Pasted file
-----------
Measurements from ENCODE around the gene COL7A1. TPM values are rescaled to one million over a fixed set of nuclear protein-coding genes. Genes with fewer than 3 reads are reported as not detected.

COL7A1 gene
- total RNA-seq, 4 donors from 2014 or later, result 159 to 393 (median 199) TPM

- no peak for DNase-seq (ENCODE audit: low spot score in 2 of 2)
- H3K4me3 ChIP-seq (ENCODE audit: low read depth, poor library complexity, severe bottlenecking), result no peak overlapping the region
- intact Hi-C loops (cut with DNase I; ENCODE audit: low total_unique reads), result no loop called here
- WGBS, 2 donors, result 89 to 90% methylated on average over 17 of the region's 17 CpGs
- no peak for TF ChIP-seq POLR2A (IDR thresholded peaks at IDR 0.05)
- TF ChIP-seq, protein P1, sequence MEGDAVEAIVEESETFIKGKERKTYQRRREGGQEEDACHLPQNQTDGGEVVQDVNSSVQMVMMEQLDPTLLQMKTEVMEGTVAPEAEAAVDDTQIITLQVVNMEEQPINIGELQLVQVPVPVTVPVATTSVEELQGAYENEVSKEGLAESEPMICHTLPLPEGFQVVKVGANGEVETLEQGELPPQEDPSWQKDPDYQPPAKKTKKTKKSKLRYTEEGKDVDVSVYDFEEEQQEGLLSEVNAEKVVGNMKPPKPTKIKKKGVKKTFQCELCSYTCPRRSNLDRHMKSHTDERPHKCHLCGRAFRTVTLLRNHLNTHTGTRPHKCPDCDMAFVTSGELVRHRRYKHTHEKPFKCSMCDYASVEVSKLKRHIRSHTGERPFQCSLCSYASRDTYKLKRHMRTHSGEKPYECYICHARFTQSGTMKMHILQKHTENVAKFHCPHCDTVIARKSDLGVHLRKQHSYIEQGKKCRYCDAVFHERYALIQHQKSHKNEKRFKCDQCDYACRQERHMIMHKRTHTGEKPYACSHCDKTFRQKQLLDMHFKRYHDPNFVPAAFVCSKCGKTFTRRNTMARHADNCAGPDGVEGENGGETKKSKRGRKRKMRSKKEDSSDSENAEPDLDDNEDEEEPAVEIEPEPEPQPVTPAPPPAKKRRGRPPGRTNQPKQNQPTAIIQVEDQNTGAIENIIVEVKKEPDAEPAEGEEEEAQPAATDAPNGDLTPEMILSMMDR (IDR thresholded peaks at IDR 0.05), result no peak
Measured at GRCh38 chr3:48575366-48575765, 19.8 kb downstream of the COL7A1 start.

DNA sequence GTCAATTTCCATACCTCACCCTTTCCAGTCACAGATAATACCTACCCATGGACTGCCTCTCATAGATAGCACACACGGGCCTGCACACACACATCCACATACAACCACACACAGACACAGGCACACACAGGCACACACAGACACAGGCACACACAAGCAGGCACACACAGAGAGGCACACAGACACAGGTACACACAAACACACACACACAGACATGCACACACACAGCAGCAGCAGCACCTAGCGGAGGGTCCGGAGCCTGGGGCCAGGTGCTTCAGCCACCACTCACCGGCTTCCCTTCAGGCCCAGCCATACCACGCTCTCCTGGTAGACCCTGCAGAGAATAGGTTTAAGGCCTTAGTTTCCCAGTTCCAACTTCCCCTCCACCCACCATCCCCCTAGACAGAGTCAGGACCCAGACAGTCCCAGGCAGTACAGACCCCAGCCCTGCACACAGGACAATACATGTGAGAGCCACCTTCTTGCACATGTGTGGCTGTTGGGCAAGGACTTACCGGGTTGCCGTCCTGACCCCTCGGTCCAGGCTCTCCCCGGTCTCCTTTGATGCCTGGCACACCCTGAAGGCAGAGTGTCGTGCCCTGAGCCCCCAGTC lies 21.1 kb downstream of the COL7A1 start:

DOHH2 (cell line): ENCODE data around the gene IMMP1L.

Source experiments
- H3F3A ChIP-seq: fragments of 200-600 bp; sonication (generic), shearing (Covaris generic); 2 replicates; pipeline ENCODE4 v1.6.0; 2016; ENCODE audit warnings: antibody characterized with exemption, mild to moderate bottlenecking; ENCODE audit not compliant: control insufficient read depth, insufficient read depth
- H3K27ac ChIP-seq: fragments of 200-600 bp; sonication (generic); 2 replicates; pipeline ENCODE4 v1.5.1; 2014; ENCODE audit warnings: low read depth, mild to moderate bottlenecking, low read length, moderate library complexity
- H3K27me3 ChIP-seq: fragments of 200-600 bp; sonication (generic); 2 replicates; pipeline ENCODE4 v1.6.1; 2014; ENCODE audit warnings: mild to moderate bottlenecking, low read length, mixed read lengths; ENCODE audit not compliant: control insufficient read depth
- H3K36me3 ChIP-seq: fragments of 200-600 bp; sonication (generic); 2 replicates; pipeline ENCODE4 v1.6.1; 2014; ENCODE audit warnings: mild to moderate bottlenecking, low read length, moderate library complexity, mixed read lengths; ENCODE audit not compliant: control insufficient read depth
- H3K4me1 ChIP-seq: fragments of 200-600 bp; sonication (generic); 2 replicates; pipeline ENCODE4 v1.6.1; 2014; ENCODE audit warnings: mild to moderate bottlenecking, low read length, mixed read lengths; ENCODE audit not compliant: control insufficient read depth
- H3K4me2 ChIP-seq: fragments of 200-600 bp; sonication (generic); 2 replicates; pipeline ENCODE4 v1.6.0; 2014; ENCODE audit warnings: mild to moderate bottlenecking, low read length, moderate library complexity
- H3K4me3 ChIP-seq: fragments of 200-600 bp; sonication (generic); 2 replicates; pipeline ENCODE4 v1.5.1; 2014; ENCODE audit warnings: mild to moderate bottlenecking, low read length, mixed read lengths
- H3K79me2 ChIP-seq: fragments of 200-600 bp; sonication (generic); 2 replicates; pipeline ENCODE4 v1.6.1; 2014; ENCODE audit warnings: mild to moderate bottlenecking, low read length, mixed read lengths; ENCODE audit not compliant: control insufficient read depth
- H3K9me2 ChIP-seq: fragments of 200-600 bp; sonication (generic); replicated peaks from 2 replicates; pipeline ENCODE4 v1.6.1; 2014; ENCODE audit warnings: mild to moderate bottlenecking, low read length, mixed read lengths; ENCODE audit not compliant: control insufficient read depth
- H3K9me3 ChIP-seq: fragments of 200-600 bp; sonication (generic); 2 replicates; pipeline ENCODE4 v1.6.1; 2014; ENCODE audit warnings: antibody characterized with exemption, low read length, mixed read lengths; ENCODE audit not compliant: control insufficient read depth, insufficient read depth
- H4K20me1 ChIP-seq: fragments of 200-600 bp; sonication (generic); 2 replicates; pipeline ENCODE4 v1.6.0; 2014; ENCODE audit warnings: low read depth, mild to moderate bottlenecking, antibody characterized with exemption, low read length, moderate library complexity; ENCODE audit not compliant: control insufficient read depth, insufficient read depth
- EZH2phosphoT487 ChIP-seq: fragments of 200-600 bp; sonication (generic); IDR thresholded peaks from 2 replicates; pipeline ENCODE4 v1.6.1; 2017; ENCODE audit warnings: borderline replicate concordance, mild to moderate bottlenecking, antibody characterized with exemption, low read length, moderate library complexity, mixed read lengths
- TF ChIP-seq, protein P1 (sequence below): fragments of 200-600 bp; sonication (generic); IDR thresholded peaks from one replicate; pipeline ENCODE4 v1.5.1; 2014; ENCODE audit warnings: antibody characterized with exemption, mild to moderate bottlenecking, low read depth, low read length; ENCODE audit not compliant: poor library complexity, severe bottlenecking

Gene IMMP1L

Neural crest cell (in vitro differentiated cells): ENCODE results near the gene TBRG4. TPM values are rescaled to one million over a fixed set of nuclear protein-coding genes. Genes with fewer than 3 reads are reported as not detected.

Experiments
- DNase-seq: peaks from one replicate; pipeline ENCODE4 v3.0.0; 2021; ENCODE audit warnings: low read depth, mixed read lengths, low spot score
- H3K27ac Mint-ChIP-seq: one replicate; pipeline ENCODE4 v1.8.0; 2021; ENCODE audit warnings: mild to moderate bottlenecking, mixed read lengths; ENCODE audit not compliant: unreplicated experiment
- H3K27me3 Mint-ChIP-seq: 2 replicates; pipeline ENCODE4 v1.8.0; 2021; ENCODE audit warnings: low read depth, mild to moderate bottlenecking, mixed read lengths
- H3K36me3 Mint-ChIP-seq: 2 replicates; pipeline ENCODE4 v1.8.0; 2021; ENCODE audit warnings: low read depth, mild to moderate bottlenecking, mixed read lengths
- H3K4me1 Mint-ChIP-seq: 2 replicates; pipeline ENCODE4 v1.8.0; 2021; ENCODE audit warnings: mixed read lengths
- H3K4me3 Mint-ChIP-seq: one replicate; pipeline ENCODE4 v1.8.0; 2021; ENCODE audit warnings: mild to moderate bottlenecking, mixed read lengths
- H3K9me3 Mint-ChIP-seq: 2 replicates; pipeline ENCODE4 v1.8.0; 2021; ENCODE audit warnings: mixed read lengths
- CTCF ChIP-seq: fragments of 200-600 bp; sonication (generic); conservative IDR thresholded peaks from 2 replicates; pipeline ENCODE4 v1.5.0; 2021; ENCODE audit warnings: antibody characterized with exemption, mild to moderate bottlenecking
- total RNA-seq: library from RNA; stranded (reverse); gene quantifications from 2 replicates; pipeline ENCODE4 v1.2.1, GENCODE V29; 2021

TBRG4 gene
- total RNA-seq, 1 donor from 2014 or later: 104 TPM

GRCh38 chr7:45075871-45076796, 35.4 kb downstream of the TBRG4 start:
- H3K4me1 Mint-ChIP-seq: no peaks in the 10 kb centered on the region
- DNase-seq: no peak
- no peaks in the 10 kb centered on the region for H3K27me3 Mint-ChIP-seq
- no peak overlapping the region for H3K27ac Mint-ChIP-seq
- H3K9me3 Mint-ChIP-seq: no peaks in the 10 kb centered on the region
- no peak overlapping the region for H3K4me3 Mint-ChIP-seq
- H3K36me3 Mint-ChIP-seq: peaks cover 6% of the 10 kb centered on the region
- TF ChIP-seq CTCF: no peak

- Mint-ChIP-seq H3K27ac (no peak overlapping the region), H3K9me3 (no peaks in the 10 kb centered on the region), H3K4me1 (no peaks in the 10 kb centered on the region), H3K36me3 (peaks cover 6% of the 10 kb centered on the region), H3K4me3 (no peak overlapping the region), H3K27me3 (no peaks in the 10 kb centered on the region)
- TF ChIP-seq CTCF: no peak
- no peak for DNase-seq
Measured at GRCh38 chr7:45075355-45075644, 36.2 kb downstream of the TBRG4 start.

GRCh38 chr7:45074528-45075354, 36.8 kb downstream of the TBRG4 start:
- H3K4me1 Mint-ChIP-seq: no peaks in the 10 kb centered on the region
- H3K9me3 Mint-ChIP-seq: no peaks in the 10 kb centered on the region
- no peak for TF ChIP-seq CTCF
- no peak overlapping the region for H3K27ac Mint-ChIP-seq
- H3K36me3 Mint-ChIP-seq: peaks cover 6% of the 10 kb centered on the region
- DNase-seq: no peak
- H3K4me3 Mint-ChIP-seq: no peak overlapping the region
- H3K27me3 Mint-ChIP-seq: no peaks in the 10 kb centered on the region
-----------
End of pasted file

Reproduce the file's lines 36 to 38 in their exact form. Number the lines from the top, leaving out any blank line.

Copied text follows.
- H3K9me3 Mint-ChIP-seq: 2 replicates; pipeline ENCODE4 v1.8.0; 2021; ENCODE audit warnings: mixed read lengths
- CTCF ChIP-seq: fragments of 200-600 bp; sonication (generic); conservative IDR thresholded peaks from 2 replicates; pipeline ENCODE4 v1.5.0; 2021; ENCODE audit warnings: antibody characterized with exemption, mild to moderate bottlenecking
- total RNA-seq: library from RNA; stranded (reverse); gene quantifications from 2 replicates; pipeline ENCODE4 v1.2.1, GENCODE V29; 2021